A Look At NASA’s Social Media Program

Whenever I talk with new clients about social media initiatives, one of the key points is having a social media plan or strategy. Social media is a time and resource intensive effort, and if you spend the time up front developing a plan, you can distribute the work and make the overall project more effective in the long run. In this column, I’d like to take a look at how the National Aeronautics and Space Administration (aka NASA) tackles social media.

Everyone has social media channels that they prefer to use, and by creating a social media hub with links to all of the social media areas they participate in, it makes it easy for end users, and search engines to discover them. Another interesting and noteworthy point, is that NASA has chosen to divide content into different channels, by mission. For example, there is a Facebook Channel for the Ares I-X program, a Flickr channel , a Twitter channel, and a YouTube channel. What this does is give them the flexibility to cross-post the best content. The best photos from Flickr and videos from YouTube were cross-posted into the Facebook account. But the Facebook account has other pictures that aren’t in the Flickr account. There’s overlap, but each channel has unique content or value add.

Another sticking point that many organizations face when engaging in social media is controlling the message. Many organizations favor a top down, tightly controlled, output of information. In fact, the NFL and Dreamworks Animation are inserting clauses and restrictions on Twitter usage for employees. In a recent interview about how NASA uses Twitter, it was revealed there are over 100 NASA employees using Twitter. While there isn’t an official policy in place, they do ask everyone to abide by their “release of government information guidelines” when using social media.

To get the most out of social media, it’s important for information be released in a timely fashion. Creating bottlenecks of very small groups of people who are allowed to publish/approve will limit your success. Instead, set up some ground rules, and let everyone who agrees to abide by them to publish freely. When you do, you end up with interesting and unexpected results, like this TwitPic of a spent rocket booster from the Ares X-1 launch bobbing in the ocean waiting to be recovered.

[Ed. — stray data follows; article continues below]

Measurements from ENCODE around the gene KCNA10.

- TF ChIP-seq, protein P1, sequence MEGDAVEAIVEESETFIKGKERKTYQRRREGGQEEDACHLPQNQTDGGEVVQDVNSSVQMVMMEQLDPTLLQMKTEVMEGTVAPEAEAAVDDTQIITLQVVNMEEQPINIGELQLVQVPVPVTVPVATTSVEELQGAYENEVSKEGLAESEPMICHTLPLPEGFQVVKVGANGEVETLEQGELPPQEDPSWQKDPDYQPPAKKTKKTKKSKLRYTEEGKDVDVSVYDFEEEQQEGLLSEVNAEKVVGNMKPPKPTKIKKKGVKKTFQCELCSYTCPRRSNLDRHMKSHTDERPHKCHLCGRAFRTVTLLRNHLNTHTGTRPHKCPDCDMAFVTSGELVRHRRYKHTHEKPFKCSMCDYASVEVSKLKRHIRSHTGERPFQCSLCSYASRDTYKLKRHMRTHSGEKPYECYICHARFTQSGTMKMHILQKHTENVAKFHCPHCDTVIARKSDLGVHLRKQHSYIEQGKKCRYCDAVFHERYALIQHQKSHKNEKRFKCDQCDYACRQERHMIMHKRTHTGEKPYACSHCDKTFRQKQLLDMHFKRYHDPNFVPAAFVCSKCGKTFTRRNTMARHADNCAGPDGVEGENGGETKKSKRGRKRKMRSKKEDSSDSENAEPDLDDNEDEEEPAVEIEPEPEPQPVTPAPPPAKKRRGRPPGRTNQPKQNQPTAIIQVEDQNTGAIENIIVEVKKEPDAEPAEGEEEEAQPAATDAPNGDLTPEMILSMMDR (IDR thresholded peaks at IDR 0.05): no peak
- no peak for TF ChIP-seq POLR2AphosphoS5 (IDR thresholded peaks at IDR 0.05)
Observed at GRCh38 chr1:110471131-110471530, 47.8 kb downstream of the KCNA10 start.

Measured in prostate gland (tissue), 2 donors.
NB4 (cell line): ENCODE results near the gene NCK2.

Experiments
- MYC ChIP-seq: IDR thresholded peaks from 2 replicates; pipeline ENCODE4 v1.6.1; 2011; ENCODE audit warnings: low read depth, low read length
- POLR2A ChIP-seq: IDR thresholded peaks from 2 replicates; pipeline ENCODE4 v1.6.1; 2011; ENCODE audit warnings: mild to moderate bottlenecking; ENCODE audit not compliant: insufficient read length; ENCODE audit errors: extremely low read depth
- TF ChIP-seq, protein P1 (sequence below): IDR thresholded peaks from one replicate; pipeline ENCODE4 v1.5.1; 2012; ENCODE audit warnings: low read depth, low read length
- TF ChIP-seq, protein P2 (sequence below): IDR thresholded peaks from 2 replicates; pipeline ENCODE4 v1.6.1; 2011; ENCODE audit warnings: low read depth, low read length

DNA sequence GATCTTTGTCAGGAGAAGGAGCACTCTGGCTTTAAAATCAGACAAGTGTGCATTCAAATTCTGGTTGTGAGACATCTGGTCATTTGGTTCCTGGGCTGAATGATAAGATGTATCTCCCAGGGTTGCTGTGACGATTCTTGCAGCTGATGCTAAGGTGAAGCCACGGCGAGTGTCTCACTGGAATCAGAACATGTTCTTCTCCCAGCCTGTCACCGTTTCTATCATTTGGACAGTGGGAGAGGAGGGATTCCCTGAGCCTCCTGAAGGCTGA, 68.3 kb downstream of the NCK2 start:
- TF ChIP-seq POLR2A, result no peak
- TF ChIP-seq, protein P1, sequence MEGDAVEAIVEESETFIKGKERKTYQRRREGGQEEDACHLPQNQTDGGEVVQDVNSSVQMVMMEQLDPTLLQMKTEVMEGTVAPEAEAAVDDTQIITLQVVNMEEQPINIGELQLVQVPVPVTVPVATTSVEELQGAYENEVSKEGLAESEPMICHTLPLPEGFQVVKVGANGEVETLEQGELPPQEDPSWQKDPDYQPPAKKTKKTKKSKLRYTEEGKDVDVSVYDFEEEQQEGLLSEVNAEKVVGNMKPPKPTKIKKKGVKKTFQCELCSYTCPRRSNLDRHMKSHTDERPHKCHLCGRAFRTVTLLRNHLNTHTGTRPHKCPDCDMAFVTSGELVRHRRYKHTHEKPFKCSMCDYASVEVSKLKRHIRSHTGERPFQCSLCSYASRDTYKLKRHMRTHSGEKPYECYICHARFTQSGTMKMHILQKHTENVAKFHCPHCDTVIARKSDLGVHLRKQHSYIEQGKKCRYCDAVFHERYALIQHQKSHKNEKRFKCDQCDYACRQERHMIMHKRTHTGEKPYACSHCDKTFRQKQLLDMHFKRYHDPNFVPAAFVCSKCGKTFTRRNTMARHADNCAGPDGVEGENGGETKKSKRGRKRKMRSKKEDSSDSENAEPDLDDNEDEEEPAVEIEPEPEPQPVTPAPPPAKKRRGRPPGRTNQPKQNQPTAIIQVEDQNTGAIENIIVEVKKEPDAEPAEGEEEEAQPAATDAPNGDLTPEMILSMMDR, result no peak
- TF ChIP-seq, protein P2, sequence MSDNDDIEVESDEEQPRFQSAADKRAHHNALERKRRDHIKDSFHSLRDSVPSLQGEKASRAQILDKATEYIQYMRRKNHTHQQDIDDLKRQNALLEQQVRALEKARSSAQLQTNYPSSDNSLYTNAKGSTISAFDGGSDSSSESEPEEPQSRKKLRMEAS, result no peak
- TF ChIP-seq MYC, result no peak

Here are some takeaways that you can put into action after looking at NASA’s strategy:

  • Create accounts for each different type of platform (blogging, microblogging, pictures, and video). You may never use that service/content, but if you decide to, it’s good to already have an account in place.
  • Unless one service offers an advantage which matches your vertical market, choose the most popular service.
  • Be aware of market trends and shift accordingly, 2 years ago having a mySpace page was important, today it’s more important to be on Twitter and Facebook.
  • Give each channel its own unique content, and cross promote the best of each channel. The best pictures and videos, should always make it into your blog, Facebook page and Twitter stream.
  • Information wants to be free, set up basic guidelines of what is and isn’t acceptable with your employees, and subcontractors. Don’t require anyone to become involved, but as long as it doesn’t interfere with their job, allow and encourage engagement.

Opinions expressed in the article are those of the guest author and not necessarily Search Engine Land.

Related Topics: Channel: Social | Search & Social


About The Author: has over 10 years experience in website development and internet marketing. He has helped companies with internal search engine optimization strategies for both ecommerce and informational websites. He publishes controversial industry thoughts and observations on his blog at www.wolf-howl.com

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